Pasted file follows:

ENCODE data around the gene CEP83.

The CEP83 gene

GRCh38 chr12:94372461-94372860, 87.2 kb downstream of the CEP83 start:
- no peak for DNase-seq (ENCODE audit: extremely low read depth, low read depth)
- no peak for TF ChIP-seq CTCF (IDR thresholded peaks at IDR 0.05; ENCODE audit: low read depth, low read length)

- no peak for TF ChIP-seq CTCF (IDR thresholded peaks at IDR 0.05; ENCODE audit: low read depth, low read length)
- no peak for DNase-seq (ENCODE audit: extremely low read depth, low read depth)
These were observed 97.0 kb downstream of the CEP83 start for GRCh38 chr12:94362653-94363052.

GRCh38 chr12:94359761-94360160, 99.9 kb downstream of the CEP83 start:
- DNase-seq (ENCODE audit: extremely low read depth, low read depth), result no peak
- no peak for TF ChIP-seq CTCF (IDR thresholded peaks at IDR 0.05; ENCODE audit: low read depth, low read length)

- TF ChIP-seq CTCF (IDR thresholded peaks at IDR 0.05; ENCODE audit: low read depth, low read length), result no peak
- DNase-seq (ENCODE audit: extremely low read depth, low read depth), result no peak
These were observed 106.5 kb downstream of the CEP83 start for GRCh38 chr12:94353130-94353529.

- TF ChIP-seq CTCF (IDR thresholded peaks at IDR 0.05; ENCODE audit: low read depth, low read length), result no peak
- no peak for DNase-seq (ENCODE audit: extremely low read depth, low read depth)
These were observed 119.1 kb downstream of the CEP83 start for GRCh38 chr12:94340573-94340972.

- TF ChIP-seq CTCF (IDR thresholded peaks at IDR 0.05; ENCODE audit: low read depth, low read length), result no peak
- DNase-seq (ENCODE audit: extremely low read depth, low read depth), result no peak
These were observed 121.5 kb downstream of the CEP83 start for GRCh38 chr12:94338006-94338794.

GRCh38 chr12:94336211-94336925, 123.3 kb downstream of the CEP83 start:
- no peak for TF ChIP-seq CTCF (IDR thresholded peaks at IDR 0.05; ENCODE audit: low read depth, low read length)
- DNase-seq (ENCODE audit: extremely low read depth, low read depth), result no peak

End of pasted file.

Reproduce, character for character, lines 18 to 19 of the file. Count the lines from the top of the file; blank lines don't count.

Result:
- TF ChIP-seq CTCF (IDR thresholded peaks at IDR 0.05; ENCODE audit: low read depth, low read length), result no peak
- DNase-seq (ENCODE audit: extremely low read depth, low read depth), result no peak